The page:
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Janice: A Year In France

In our InterNations Recommended Blog section we let you take the spotlight! Expat life in general is, of course, a perfect breeding ground for great, user-generated reads, and life in France makes no exception. Take your time and browse the great blogs showcased in this article!

Please tell us a little bit about yourself. Who you are, where you come from, when you moved to France, etc.

I am a writer--fiction and non-fiction. I was born in England, but have lived in the United States-mostly on the west coast-for years. I came to France in March 2013. I’ve always been interested in France, in the culture, people, language, and decided it was time to put a long-time dream into action.

When and why did you decide to start blogging about your experiences?

I started blogging as a way to keep friends and family updated on my life over here, but also as a way to look at life here in a more thoughtful way--which tends to happen when I write rather than just observe. Or perhaps in addition to just observing!

Do you have any favorite blog entries entry of yours?

Learning french at the super U

Tell us about the ways your new life in France differs from that back home. Did you have trouble getting used to the new circumstances? Did you experience culture shock?

In many ways, my life in France feels similar to life in California. I think this is mostly because I have a routine--I write for several hours every day, walk--either in the morning or evening--and, when I’m not working, spend time with friends. The biggest difficulty for me and the thing that reminds me on a daily basis that this is not my home is the language. I think more fluency would make an enormous difference.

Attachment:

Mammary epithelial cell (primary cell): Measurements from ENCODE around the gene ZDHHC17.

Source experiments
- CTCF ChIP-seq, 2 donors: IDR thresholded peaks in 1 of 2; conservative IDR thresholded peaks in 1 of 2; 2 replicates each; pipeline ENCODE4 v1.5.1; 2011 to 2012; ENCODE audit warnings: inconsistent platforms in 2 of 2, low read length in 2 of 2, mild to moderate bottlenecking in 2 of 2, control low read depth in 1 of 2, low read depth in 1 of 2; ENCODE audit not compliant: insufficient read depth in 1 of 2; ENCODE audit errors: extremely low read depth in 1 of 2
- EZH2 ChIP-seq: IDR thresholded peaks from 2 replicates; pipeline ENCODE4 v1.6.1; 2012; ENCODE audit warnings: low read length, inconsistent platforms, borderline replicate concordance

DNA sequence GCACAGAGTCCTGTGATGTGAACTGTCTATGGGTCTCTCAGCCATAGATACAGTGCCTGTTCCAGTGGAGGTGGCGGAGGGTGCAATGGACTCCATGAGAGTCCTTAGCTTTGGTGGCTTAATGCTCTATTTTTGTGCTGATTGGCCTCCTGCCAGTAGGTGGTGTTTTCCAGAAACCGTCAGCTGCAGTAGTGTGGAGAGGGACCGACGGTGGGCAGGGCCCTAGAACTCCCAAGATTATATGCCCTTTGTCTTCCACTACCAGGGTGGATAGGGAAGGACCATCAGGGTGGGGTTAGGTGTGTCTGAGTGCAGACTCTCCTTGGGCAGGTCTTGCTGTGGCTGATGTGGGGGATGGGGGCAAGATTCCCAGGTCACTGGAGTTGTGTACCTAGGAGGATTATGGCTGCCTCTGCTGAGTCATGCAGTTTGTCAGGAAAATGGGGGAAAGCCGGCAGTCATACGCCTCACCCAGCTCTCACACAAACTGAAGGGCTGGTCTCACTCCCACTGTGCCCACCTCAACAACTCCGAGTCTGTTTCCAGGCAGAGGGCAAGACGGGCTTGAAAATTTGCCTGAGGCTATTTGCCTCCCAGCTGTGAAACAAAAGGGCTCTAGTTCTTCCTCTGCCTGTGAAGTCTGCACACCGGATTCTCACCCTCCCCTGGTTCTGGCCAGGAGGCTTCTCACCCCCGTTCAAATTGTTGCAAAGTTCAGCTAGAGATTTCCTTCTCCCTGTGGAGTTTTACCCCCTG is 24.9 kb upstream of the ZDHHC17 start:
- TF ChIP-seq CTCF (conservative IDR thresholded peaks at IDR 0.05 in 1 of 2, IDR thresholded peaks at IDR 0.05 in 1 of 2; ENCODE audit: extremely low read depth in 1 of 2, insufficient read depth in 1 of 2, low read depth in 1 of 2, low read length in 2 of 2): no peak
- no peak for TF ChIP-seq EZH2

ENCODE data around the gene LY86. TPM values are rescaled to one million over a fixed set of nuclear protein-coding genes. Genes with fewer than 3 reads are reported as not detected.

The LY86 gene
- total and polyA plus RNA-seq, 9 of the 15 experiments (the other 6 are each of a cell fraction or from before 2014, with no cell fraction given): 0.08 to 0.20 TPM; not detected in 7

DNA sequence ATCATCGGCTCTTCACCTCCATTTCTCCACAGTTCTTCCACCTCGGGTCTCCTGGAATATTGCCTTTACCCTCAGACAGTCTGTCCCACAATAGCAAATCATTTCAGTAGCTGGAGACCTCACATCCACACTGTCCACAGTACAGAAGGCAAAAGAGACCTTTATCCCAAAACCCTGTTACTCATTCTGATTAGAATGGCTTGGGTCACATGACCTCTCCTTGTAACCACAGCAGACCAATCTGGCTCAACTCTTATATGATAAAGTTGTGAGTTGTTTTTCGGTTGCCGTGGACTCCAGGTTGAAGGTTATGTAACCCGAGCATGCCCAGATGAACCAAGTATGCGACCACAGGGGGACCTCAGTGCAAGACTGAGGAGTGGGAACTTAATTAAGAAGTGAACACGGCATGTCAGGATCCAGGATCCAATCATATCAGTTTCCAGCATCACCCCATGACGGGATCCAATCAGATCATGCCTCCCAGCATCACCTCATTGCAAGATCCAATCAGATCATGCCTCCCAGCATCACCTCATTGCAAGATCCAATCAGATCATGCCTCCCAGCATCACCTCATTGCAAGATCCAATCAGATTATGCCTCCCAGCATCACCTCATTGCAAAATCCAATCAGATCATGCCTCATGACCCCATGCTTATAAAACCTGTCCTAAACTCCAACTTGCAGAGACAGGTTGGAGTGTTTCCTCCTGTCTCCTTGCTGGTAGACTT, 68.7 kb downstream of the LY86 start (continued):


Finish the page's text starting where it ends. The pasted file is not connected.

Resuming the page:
Do you think you were fully prepared for what awaited you in France? If you could, would you change some decisions/preparations you made?

I think I was fairly well prepared. Perhaps I would have tried to learn a bit more about my accommodations beforehand, in fact I’m sure I would, but things have a way of working out even if not quite in the way you imagine.

Since, I’m not part of a couple and didn’t know many people when I first arrived, I’d anticipated feeling lonely at times and, possibly, homesick. I do think it’s probably easier to have someone-a spouse or partner-with whom to share the experience, but I’ve found Skype and Facebook invaluable. Nightly Skype chats with friends and family in the States are another part of my daily routine.

Every expat knows that expat life comes with some hilarious anecdotes and funny experiences. Care to share one with us? 

One that only seems funny in retrospect was trying to pay the highway toll with an American credit card and not understanding the response on the screen while a line of cars formed behind me. Definitely stressful.

Which three tips would you like to give future expats before they embark on their new life in France? 

  • Learn French
  • Don’t talk about the way things are done in the country you’re from.
  • Don’t criticize France and the French way of life--especially not to the French.

How is the expat community in France? Did you have a hard time finding like-minded people or fellow expats?

Both in the Dordogne, where I spent a couple of months, and here in Languedoc, I’ve met friendly and helpful ex-pats. If your French is limited, having people to talk to in your native language is an enormous source of comfort.

How would you summarize your expat life in France in a single, catchy sentence?

Très bien!

Ruben Barbosa

"After work I enjoy meeting other Brazlian expats offline. We go for a beer together and it feels like home. Thanks InterNations."

Verona Torres

"The idea to connext expatriates in Strasbourg fits perfectly to the city. Both are truly international."

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